Texas Gov. Rick Perry has warned that the Environmental Protection Agency is punishing Texas by rejecting a state clean-air permitting program and advancing a scheme to regulate greenhouse-gas emissions. But new data shows that EPA enforcement of existing regulations under the Obama administration has fallen by several key measures. In Texas, the amount of pollution that companies agreed to reduce – as a result of enforcement cases – fell 74 percent in 2009-10 from 2007-08. Nationwide, it fell 57 percent. Furthermore, the amount that polluters agreed to spend nationwide to upgrade controls and cleanup fell to $17.4 billion in 2009-10, from $22.3 billion in 2007-08. In Texas, the amount increased, from $742 million to $823 million. Granta Nakayama, former EPA enforcement chief during the Bush administration, said the decrease in some results was surprising given the recent recession, when struggling companies would be expected to cut corners on pollution controls and compliance.
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CNN: Executions continue steady nationwide decline
Executions in the United States continued to decrease in 2010, with the 46 death sentences carried out representing a 12% drop from the year before, according to a report issued Tuesday. The 2010 figure is just over half the 85 people executed a decade ago in 2000. Meanwhile, 114 people were added to death rows around the country this year, just under half the number from 2000, said the report by the Death Penalty Information Center (DPIC), a Washington-based group that opposes capital punishment.
Houston Chronicle: SBOE standards for social studies appealed to feds
A school curriculum teaching children about violent Black Panthers while playing down Ku Klux Klan violence against blacks is not only inaccurate but discriminatory, the Texas NAACP and LULAC said Monday in a joint complaint filed with the U.S. Department of Education. The complaint asks the department's Office of Civil Rights to review Texas' new social studies curriculum standards approved by the State Board of Education and to take legal action if the state tries to implement the standards the groups call "racially or ethnically offensive," as well as historically inaccurate. The new standards also balance the speeches of Abraham Lincoln and Jefferson Davis and attempt to point out positive aspects of slavery.
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CNN: Iran quake toll climbs many buried
The death toll from a magnitude-6.5 earthquake in southeastern Iran rose to 7, with officials fearing that it will continue to climb, state-run Press TV said Tuesday. Felt as far away as the Pakistan-Afghanistan border, the quake was particularly strong between the cities of Zahedan and Bam. It struck late at night and hardest in mostly rural, relatively sparsely populated areas of Kerman province, officials said. "Considering the dimensions of the damage, the death toll is expected to rise," the governor general of Kerman was quoted as saying by the IRNA news agency.
CNN: S. Korean official calls North's lack of retaliation political play
South Korea downplayed North Korea's decision to not follow through on threatened retaliation to its live-fire military drill this week as political maneuvering, according to a key South Korean military official. Seoul is working to adjust its security approach, believing that North Korea might launch less conventional attacks - including possible terrorist strikes on large civilian gatherings, according to the South Korean government official. South Korea might also strengthen its intelligence capability, the official said, calling it increasingly crucial to its defense. The South Korean live-fire naval drill ended peacefully Monday after an hour and 34 minutes. After once threatening the exercise could spur a war, North Korean military leaders said retaliation wasn't necessary but issued a stern warning to South Korea and the United States, according to the state-run Korean Central News Agency.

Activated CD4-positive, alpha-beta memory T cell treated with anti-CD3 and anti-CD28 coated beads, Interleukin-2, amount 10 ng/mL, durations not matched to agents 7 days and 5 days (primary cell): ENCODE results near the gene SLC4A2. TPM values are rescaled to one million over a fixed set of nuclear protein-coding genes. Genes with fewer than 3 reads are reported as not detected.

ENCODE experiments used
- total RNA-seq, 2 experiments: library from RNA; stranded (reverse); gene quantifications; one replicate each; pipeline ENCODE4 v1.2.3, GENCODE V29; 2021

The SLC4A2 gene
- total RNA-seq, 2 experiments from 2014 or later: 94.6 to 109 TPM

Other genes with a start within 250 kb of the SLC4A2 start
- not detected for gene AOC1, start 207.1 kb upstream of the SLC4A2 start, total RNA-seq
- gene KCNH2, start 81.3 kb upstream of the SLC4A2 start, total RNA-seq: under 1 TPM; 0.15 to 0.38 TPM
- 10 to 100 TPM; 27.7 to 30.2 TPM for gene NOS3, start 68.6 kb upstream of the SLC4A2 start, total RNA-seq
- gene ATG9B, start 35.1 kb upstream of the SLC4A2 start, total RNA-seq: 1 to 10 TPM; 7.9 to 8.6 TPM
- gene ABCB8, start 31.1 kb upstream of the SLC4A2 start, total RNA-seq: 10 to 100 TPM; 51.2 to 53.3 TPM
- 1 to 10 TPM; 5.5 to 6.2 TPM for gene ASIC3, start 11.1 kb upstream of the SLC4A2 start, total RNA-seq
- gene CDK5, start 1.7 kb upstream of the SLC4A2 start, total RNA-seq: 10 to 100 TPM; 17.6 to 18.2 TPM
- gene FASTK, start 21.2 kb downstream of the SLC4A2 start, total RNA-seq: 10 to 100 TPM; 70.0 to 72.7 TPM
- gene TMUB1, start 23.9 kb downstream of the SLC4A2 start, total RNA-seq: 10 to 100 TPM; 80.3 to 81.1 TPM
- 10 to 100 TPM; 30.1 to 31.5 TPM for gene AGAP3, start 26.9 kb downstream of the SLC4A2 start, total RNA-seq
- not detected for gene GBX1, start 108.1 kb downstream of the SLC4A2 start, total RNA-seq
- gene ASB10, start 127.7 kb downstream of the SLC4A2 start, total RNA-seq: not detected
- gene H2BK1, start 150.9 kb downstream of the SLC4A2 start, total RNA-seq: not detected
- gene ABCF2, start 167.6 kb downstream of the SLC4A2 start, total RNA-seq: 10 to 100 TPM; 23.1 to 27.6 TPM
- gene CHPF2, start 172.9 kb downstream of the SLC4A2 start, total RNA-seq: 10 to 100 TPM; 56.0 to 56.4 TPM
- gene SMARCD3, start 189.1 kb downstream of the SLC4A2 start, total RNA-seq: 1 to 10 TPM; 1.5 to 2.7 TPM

New York Times: Russia Was Misled Over Fuel for U.S. Use, Report Says
For a number of years ending in April, two Pentagon middleman companies misled the Russian authorities into thinking that the large quantities of jet fuel they were purchasing were for civilian use, not military, apparently with the intention of evading a tariff, a Congressional report scheduled for release on Tuesday concludes. But the fuel was being bought by the Pentagon for shipment to the American airbase in Manas, Kyrgyzstan, and from there on to Afghanistan, the report said. Once Russian officials discovered the true identity of the recipient, they cut off supplies, creating a major logistical headache for United States military commanders. Officials for the contractors expressed little remorse for their actions, the report shows. “We got one over on ’em,” the report quotes one company official, Charles Squires, as telling investigators. “I’m an old cold warrior, I’m proud of it, we beat the Russians, and we did it for four or five years.”
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CNN: Toyota to pay U.S. $32.4 million over recalls
Toyota has agreed to pay more than $32 million in penalties after two federal investigations that faulted the Japanese automaker for its handling of recent auto recalls, the U.S. Transportation Department announced Monday night. The fines - $16.375 million in one case, and $16.05 million in another - are the steepest allowed by law, the department said in a statement. They come amid on ongoing investigation that Toyota did not comply with federal requirements when it came to reporting safety defects to the National Highway Traffic Safety Administration. The penalties are on top of the $16.375 million fine that Toyota paid last April, for failing to notify the safety officials within five days of learning of the "sticky pedal" effect, which caused some of its cars to accelerate with no way to slow down.
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Kill Zadroga Bill! I am here to expose the 911 First Responder Bill is nothing more than a Federally funded social welfare bill for NYS Trade Unions of all kinds. This is being used by both NYS Senators and Mayor Bloomberg as down payments for their future political elections (the latter will run for NYS Governor in 4 years). This is nothing more than a political MOB tax that politicians trying to fleece on American Tax payers. Fact #1: All the first responders (particularly all Trade Union Workers) have gotten a stretch of extremely well compensated time for their works during 911 (1-1/2 times overtime and double pay for Sunday). Everyone involved had gotten very fat paid checks while the Nation grief. Fact # 2: NYS Pensions system favors the first responders that they could cash 80% of last year’s salaries as their permanent pension payment. There were many, many first responders made over $ 200k in one year after 911 and they retired. Now, through their unions, they wanted the tax payers to pay for their healthcares so that Unions do not need to care such a burden, because the Trade Unions in NYS are broke and soon to be broke!!! America!! You are being fooled again, by the Liberals and by the Unions again! Wake up. I dare HP to delete this post, since they too are afraid of the truth!!